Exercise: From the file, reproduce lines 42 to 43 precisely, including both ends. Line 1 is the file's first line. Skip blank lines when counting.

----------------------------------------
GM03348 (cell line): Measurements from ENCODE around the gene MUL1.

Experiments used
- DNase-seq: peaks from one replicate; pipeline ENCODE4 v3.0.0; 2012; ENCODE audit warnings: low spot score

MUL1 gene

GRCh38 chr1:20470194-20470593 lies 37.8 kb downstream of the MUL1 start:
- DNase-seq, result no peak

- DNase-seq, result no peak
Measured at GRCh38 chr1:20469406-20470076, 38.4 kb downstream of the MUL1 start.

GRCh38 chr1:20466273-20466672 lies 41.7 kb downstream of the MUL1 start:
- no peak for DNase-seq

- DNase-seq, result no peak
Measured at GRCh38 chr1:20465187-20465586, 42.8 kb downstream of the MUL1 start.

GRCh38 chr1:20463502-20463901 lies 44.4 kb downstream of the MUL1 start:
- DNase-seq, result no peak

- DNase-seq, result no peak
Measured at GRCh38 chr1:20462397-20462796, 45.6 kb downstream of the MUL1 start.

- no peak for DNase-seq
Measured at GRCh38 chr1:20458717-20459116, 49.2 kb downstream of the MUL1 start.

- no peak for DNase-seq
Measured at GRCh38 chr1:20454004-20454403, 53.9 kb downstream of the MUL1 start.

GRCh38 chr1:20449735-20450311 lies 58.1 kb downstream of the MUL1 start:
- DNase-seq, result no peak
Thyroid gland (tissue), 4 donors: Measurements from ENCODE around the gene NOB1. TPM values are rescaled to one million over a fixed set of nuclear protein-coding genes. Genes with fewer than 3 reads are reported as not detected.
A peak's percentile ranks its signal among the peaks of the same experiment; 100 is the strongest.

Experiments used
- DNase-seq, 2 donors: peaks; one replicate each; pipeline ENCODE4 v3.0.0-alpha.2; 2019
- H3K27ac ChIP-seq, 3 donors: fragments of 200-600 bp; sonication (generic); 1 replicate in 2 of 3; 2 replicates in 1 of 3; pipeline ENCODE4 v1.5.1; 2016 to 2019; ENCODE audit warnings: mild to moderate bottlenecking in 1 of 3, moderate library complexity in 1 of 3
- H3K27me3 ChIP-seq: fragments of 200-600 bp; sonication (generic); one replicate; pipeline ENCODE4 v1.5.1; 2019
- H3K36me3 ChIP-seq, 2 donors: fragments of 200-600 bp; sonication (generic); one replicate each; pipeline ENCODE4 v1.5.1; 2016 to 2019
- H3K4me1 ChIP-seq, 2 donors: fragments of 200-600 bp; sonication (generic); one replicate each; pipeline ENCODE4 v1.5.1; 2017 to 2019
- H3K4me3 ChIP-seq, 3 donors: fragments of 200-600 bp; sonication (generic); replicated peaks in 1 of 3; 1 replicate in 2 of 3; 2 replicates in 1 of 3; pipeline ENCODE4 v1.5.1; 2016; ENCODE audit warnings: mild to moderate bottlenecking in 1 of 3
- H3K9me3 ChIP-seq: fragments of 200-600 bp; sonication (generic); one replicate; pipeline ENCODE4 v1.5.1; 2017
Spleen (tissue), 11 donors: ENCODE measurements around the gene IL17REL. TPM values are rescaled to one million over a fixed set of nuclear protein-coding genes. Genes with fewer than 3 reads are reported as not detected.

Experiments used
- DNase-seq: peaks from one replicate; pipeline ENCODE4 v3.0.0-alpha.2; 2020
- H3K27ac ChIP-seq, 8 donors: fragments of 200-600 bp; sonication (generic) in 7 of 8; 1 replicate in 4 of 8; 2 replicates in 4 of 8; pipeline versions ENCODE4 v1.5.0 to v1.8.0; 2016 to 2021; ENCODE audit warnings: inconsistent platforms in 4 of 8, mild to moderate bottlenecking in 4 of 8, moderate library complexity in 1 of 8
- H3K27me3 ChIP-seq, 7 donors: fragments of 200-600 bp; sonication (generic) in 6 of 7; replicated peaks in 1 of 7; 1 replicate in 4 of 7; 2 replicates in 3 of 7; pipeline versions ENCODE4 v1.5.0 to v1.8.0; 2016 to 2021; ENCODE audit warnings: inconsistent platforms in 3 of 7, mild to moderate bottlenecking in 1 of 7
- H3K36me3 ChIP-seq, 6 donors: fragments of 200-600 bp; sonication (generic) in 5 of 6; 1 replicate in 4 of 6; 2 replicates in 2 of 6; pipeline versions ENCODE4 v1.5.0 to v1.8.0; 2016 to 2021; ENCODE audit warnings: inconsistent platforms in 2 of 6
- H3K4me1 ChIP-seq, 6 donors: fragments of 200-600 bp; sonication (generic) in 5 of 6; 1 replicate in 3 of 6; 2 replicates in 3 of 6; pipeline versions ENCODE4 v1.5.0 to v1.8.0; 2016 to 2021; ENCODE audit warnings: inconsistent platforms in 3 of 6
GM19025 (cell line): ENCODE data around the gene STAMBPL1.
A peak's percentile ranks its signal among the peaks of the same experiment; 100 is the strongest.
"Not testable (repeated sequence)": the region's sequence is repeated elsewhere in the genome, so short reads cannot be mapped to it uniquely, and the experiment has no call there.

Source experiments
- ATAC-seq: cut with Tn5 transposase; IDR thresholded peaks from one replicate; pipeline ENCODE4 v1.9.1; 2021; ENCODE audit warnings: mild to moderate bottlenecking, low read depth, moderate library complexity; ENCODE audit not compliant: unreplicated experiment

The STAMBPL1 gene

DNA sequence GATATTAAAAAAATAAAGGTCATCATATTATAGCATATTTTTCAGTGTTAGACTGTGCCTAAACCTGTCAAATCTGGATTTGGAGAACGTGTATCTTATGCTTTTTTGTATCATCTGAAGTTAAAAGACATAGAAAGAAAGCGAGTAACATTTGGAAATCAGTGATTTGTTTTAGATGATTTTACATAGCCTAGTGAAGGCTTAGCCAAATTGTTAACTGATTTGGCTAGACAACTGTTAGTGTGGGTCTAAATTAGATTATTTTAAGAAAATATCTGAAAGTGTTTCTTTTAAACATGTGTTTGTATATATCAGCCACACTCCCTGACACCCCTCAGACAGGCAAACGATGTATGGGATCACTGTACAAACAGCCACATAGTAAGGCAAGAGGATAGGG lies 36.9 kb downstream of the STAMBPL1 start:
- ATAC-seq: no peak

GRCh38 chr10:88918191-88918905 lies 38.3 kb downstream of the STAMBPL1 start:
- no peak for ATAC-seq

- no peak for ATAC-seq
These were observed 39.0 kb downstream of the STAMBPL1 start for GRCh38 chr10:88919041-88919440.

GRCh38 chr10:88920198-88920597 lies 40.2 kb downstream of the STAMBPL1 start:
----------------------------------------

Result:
"Not testable (repeated sequence)": the region's sequence is repeated elsewhere in the genome, so short reads cannot be mapped to it uniquely, and the experiment has no call there.

Source experiments